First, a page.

The government’s move to cut oil-subsidy taxes is fueling a petrol party in Pattaya, with drivers racing to top off tanks and gas station owners ordering new shipments with baht signs in their eyes.
Attempting to fulfill a campaign pledge to reduce the nation’s cost of living, Prime Minister Yingluck Shinawatra reduced the Oil Fund levy on diesel fuel and octane-91 and octane-95 gasoline, immediately slicing the price for gas by as much as 8 baht per liter. With the government saying the move is just temporary, motorists sped to the nearest pump to stock up.
Pathawee Duakhanad, a Petronas pump employee, shows how cheap petrol has become.
Driver Frothawee Duankhanaan, one of the many queued up at the Petronas station on Central Road this week, said he supports the government’s move. Frothawee said he normally spends about 1,300 baht on a full tank, but today spent about 200 baht less.
Station attendant Pathawee Duankhanat had his hands full. He said cars, trucks and motorbikes backed up all the way to Sukhumvit Road. Station manager Phathanamaat Pradupyaad said he’s ordered another 20,000 liters of fuel to quench drivers’ thirsts.
Since Aug. 27, prices for octane-91 in Pattaya fell 7.17 baht, octane-95 fell by 8.02 baht and diesel by 3 baht. Critics contend, however, that while most people will applaud the populist move to reduce petroleum’s hit on their wallets, the move is destructive to both the nation’s economy and environment and undermines Thailand’s efforts to promote alternative fuels.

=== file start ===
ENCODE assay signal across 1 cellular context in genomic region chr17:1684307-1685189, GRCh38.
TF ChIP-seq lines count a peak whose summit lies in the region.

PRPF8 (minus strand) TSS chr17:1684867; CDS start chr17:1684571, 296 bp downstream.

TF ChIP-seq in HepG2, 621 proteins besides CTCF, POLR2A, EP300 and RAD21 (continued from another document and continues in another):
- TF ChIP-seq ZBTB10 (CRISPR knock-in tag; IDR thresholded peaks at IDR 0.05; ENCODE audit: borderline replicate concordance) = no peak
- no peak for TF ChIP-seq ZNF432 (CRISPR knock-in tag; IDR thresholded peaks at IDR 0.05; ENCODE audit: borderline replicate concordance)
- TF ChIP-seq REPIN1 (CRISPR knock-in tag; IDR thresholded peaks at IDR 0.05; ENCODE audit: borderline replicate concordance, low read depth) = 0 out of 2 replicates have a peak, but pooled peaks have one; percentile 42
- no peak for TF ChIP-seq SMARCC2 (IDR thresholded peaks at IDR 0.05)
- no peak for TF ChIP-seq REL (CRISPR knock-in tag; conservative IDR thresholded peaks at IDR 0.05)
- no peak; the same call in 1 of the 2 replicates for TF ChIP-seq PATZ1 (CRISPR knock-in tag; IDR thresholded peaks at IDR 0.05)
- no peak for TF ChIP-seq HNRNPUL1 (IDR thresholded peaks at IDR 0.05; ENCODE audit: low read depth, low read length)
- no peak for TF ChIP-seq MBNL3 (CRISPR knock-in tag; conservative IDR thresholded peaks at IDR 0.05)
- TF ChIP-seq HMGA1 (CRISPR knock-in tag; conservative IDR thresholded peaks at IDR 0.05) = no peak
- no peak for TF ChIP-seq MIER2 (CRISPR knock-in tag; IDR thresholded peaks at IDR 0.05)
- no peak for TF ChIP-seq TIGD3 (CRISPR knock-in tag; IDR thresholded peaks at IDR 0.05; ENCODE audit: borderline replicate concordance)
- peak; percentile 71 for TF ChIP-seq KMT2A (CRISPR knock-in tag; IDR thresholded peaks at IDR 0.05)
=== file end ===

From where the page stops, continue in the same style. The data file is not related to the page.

The Oil Fund was created in March 1979 to ameliorate the impact of future global oil price increases on the Thai economy. When world oil prices rise, Oil Fund taxes collected earlier are used to minimize upward price adjustments. Stopping collection of Oil Fund taxes runs counter to the concept that drivers should pay for petroleum subsidies that stabilize the price of not only gas and diesel, but liquefied petroleum gas and liquefied natural gas for vehicles.
Without Oil Fund collections, they added, general taxes on drivers and non-drivers alike will have to be raised to support the fuel subsidy.
Critics doubt the move dubbed temporary by the Pheu Thai-led government will remain so, saying ultra-populist policies are hard to eliminate once implemented. They cited the prior government’s supposedly “temporary” free electricity and tap water for low-income families that remain ongoing.
Further, they say, the nod to voters destroys the price competitiveness of gasohol and other alternative fuels, which are now almost the same price as gasoline. With less incentive to conserve energy, people will stock up on cheap gas, curbing the nation’s growing adoption of cleaner fuels and retarding efforts to combat pollution and global warming.